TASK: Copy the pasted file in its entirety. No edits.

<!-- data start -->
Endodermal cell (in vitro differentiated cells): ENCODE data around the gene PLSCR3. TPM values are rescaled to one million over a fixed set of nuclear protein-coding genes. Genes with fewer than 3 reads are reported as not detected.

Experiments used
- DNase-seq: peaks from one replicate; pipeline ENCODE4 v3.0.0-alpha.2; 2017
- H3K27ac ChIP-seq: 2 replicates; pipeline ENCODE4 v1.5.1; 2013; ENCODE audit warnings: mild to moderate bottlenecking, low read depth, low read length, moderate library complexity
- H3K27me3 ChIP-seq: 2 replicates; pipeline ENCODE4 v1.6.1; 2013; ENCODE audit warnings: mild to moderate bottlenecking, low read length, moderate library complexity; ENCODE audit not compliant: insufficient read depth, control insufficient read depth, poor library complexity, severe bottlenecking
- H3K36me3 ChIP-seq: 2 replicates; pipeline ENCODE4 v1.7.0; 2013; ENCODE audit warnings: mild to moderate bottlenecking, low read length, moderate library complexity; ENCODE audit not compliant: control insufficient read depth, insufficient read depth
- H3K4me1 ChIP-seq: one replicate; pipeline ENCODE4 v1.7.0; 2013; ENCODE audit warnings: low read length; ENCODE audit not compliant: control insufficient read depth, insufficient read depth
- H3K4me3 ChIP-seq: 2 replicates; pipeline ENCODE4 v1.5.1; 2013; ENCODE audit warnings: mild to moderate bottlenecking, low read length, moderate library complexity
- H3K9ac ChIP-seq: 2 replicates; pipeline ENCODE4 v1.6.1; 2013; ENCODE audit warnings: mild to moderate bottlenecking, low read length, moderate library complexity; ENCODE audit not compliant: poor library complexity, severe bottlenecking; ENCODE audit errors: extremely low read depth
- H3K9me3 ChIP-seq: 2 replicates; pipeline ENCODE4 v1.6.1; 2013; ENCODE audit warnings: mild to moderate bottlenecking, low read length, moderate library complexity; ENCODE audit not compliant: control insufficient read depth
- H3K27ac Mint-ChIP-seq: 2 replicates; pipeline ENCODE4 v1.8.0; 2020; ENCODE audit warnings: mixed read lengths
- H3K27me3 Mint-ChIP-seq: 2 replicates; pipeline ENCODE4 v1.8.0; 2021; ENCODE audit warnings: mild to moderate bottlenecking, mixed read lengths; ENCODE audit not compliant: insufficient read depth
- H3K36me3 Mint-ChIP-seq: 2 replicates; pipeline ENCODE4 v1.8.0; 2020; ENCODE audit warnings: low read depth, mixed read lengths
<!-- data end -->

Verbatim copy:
Endodermal cell (in vitro differentiated cells): ENCODE data around the gene PLSCR3. TPM values are rescaled to one million over a fixed set of nuclear protein-coding genes. Genes with fewer than 3 reads are reported as not detected.

Experiments used
- DNase-seq: peaks from one replicate; pipeline ENCODE4 v3.0.0-alpha.2; 2017
- H3K27ac ChIP-seq: 2 replicates; pipeline ENCODE4 v1.5.1; 2013; ENCODE audit warnings: mild to moderate bottlenecking, low read depth, low read length, moderate library complexity
- H3K27me3 ChIP-seq: 2 replicates; pipeline ENCODE4 v1.6.1; 2013; ENCODE audit warnings: mild to moderate bottlenecking, low read length, moderate library complexity; ENCODE audit not compliant: insufficient read depth, control insufficient read depth, poor library complexity, severe bottlenecking
- H3K36me3 ChIP-seq: 2 replicates; pipeline ENCODE4 v1.7.0; 2013; ENCODE audit warnings: mild to moderate bottlenecking, low read length, moderate library complexity; ENCODE audit not compliant: control insufficient read depth, insufficient read depth
- H3K4me1 ChIP-seq: one replicate; pipeline ENCODE4 v1.7.0; 2013; ENCODE audit warnings: low read length; ENCODE audit not compliant: control insufficient read depth, insufficient read depth
- H3K4me3 ChIP-seq: 2 replicates; pipeline ENCODE4 v1.5.1; 2013; ENCODE audit warnings: mild to moderate bottlenecking, low read length, moderate library complexity
- H3K9ac ChIP-seq: 2 replicates; pipeline ENCODE4 v1.6.1; 2013; ENCODE audit warnings: mild to moderate bottlenecking, low read length, moderate library complexity; ENCODE audit not compliant: poor library complexity, severe bottlenecking; ENCODE audit errors: extremely low read depth
- H3K9me3 ChIP-seq: 2 replicates; pipeline ENCODE4 v1.6.1; 2013; ENCODE audit warnings: mild to moderate bottlenecking, low read length, moderate library complexity; ENCODE audit not compliant: control insufficient read depth
- H3K27ac Mint-ChIP-seq: 2 replicates; pipeline ENCODE4 v1.8.0; 2020; ENCODE audit warnings: mixed read lengths
- H3K27me3 Mint-ChIP-seq: 2 replicates; pipeline ENCODE4 v1.8.0; 2021; ENCODE audit warnings: mild to moderate bottlenecking, mixed read lengths; ENCODE audit not compliant: insufficient read depth
- H3K36me3 Mint-ChIP-seq: 2 replicates; pipeline ENCODE4 v1.8.0; 2020; ENCODE audit warnings: low read depth, mixed read lengths